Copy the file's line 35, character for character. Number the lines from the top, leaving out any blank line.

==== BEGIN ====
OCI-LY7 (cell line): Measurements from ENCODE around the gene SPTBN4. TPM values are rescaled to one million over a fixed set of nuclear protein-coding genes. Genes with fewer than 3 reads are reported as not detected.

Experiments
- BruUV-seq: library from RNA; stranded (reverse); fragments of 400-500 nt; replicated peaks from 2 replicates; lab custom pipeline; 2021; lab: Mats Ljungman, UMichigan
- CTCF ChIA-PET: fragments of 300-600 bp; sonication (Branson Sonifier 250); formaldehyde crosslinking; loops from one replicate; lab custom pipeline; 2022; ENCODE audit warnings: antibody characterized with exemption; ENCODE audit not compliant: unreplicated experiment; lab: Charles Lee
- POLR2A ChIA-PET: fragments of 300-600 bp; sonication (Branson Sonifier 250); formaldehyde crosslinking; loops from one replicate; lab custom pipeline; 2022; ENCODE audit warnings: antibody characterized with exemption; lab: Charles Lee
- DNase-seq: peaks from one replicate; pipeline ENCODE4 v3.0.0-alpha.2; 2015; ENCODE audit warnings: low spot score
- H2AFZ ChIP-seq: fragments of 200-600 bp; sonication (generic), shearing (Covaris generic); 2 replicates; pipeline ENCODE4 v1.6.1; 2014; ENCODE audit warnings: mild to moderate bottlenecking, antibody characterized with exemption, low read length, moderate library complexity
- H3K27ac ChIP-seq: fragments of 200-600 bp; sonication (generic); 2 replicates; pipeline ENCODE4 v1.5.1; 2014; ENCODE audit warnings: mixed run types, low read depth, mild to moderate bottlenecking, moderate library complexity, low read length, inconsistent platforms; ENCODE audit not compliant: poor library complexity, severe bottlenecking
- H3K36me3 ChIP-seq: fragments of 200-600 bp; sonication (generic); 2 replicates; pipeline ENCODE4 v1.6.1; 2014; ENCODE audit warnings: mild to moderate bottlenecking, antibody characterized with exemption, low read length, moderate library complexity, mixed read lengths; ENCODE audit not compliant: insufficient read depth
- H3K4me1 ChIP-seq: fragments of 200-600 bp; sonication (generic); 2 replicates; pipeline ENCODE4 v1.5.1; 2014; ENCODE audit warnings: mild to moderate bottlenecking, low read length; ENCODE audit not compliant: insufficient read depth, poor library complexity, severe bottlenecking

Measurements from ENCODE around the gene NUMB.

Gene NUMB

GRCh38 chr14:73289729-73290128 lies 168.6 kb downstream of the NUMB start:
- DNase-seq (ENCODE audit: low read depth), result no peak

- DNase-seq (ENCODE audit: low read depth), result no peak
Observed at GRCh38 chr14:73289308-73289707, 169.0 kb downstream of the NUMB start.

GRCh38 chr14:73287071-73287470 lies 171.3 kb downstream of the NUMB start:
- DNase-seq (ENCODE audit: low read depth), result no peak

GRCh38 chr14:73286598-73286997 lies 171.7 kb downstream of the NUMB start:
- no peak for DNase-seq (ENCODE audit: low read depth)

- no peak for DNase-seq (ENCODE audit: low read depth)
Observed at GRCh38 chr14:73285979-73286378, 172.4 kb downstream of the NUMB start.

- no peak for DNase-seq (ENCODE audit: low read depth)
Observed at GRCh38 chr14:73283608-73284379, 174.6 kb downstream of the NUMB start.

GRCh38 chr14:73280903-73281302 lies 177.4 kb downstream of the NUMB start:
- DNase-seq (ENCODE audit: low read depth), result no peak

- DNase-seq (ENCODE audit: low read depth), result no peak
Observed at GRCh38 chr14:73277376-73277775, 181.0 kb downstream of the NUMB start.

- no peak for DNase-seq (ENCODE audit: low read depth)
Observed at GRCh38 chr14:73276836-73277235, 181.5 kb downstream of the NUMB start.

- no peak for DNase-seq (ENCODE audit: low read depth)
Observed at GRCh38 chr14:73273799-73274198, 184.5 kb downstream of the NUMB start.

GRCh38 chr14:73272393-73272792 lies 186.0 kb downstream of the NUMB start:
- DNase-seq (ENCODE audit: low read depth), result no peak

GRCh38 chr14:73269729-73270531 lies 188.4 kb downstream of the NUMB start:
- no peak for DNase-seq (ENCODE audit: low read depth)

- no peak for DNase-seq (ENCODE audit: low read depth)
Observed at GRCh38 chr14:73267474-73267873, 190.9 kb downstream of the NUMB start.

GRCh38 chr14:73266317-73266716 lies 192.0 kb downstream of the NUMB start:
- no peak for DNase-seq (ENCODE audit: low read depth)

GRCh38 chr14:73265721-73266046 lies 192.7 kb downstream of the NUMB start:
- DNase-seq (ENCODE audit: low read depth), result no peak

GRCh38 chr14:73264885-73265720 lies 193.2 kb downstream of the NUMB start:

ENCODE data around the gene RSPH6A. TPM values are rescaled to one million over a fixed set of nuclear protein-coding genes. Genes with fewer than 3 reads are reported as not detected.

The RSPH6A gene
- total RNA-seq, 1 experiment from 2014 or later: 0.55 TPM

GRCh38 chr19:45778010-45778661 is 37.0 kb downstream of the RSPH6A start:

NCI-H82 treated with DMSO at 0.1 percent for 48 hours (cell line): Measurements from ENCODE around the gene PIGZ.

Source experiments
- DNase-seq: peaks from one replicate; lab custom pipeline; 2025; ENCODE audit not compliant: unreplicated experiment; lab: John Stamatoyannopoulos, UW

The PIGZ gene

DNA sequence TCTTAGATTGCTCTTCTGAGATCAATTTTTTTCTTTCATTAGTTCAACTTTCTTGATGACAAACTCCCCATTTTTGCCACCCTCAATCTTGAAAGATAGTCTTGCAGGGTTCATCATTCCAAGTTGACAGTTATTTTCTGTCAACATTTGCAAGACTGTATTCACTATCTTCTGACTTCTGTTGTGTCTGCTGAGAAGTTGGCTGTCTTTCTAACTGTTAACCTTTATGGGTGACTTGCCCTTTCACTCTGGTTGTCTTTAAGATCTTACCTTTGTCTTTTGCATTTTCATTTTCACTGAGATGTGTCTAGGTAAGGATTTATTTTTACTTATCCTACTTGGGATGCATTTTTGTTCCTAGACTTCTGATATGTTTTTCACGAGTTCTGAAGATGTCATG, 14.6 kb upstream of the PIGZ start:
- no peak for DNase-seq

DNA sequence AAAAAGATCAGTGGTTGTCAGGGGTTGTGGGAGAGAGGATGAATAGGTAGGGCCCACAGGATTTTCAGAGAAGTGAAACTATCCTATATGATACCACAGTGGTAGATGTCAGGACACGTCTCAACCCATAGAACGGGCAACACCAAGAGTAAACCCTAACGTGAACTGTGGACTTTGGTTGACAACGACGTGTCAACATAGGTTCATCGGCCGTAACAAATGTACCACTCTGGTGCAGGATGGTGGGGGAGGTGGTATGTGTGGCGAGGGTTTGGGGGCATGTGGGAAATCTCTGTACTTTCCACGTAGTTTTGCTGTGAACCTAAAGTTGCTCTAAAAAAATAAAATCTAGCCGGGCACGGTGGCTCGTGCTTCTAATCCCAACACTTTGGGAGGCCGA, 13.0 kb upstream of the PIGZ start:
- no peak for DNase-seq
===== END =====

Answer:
GRCh38 chr14:73269729-73270531 lies 188.4 kb downstream of the NUMB start: